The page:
Flappy Bird creator's next game, Swing Copters, lands Thursday
The follow-up to this year's most maddening mobile hit is slated for release later this week. The early takeaway: prepare to fail, a lot.
Dong Nguyen of Flappy Bird fame has been gearing up his game-making efforts of late.
Following this month's release of Flappy Birds Family, a multiplayer iteration of 2014's breakout mobile gaming sensation, the Vietnamese developer and one-man-team behind DotGears Studios plans to launch a new title Thursday.
According to Touch Arcade, which got an early look at it, the game is called Swing Copters. Like its predecessor, the title looks to be a punishing experience in finding patience under a mountain of failure. It's easy to call Swing Copters a vertical Flappy Bird, as the former employs the same aesthetics and scoring system as the latter, though this time the player must fly upward instead of horizontally toward infinity, hoping only to stay alive as long as possible.
The battle is against not the cruelty of gravity, but your ability to rein in the chaotic fluctuations of the wide-eyed copter character as you avoid pendulum-like hammers. Touch Arcade's Eli Hodapp made it only to 5 points after repeated attempts.
Swing Copters will be free to download with Nguyen's standard advertising model -- the very same banner ad implementation that was earning him, at the height of the Flappy Bird craze back in February, $50,000 a day. There will be a 99 cent version for those interested in ignoring the ads. Touch Arcade did not specify the platforms the game would launch on, so it is unclear at this moment whether Swing Copters will hit both Apple's iOS App Store and Android's Google Play Store simultaneously.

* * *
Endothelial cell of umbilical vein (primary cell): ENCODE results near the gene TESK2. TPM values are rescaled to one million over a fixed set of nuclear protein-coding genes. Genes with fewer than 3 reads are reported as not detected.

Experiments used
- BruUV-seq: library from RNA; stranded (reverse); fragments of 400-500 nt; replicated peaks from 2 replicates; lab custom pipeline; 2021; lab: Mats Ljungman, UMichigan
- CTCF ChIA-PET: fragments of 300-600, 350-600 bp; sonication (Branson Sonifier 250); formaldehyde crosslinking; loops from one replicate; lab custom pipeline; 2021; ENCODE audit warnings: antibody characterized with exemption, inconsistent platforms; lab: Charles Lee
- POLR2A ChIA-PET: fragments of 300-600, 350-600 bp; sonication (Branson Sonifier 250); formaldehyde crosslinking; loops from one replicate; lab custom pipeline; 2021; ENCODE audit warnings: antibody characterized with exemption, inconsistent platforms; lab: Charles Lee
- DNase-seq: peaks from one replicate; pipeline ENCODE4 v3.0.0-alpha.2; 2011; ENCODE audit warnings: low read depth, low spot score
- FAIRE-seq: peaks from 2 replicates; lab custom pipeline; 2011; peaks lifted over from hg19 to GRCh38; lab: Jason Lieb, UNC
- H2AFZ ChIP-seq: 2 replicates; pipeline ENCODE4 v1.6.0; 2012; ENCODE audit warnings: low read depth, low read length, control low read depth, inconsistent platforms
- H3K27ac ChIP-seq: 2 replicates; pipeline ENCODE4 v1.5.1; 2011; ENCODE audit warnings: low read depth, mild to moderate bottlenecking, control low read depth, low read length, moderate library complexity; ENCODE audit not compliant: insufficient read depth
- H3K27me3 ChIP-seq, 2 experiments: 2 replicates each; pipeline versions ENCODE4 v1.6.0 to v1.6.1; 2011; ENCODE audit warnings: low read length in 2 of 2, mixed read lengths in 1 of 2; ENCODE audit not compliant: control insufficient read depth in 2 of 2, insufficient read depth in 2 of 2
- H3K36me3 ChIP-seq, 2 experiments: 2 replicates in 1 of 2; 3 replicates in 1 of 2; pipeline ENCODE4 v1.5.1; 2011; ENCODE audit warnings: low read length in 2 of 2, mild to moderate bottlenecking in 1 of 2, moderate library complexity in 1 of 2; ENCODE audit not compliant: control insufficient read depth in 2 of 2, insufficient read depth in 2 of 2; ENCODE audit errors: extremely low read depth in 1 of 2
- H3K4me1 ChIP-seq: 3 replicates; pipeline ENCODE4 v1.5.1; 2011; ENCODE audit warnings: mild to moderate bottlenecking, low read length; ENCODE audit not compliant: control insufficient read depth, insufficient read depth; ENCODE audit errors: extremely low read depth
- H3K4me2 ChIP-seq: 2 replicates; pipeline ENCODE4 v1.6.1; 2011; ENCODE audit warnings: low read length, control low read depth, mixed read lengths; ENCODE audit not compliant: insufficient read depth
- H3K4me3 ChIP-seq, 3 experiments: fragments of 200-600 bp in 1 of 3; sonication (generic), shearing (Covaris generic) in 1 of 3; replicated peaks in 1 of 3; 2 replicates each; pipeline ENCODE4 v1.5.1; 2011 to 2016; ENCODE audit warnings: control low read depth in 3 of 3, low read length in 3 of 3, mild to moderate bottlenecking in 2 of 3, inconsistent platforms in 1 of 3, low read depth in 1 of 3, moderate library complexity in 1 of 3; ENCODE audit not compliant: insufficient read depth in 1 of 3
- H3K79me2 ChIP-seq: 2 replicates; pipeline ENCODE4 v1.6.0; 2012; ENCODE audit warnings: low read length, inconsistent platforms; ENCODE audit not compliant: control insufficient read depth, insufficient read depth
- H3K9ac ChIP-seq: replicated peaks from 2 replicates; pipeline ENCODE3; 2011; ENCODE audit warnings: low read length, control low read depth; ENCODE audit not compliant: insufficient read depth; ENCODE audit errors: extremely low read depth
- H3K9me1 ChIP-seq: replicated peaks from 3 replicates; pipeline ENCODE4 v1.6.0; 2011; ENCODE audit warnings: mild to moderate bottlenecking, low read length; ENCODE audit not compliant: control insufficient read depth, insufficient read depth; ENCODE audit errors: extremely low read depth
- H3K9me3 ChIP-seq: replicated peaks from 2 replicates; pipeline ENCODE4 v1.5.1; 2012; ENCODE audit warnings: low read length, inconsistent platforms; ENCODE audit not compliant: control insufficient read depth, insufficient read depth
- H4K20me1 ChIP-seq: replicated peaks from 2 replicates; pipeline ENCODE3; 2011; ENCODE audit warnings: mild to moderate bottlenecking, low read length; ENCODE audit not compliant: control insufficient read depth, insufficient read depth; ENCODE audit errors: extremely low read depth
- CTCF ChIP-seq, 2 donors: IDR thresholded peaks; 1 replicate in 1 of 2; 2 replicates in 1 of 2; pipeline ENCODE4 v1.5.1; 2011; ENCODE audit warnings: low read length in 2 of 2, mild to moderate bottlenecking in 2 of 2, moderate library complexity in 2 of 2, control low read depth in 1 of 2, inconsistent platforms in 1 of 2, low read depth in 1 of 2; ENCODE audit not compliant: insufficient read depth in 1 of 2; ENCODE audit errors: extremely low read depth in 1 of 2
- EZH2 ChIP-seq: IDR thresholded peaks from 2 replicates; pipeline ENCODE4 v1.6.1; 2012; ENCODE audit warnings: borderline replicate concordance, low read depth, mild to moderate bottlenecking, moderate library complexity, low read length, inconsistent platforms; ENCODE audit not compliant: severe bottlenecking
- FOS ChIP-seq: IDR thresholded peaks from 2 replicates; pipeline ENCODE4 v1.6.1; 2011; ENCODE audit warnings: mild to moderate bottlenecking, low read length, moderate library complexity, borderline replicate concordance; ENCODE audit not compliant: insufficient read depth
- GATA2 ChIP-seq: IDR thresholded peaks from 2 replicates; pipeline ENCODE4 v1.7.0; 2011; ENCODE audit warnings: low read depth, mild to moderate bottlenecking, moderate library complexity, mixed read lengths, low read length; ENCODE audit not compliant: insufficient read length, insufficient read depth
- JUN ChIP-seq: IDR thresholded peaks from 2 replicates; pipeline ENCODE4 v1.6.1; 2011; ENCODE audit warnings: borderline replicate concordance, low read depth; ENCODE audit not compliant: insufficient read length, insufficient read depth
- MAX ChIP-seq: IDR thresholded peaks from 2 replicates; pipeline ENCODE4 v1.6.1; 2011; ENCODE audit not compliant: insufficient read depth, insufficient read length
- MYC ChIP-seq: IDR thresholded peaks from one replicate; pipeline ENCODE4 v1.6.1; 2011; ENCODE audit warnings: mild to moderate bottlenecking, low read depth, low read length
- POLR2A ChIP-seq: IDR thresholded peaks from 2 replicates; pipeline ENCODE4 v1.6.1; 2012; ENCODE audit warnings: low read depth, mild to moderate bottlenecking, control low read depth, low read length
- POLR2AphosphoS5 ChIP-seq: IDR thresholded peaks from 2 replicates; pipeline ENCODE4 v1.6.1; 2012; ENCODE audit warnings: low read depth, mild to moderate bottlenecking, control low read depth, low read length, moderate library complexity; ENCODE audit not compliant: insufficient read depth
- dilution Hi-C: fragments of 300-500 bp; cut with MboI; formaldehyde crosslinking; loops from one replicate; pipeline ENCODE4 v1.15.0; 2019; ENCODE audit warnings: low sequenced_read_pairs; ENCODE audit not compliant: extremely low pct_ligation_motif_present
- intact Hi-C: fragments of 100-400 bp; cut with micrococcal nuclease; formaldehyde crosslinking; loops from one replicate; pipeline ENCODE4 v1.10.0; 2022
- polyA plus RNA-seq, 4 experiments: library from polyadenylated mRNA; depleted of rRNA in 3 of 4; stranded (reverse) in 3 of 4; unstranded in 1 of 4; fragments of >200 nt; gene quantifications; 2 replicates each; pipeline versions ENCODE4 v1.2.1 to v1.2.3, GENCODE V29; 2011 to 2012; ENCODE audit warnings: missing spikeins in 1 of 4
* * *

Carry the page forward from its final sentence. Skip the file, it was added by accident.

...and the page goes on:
Flappy Bird, though just a two-week flash in the pan in the ever-undulating world of mobile gaming hits, left its mark like no other. Nguyen, upset at how the game had upset the balance of his simple life living with his parents in Hanoi, pulled the title in February. That in effect shortened the lifespan of its popularity -- and money-making potential -- yet also gave it the lasting notoriety of a game that grew too big too fast. Nguyen used the following months as a solitary time to think about game design and how best to offer players experiences that were more fun than they were addictive.
In Flappy Bird's absence, Nguyen's style became a trademark: elegant simplicity blended with maddening difficulty, wrapped up in Super Mario-inspired aesthetics. Copycat titles were popping up every 24 minutes at the height of Flappy Bird's popularity. While the cloning has since fallen off, mobile hits are still riding the wave Nguyen created. Take, for instance, the recent mobile hit Timberman, which shot to the top of the app charts in July largely on the merits of Flappy Bird's design.
With Swing Copters, Nguyen is hoping to re-enter the conversation while pushing -- if only in small steps -- his signature game design forward. Check out Touch Arcade's demo here: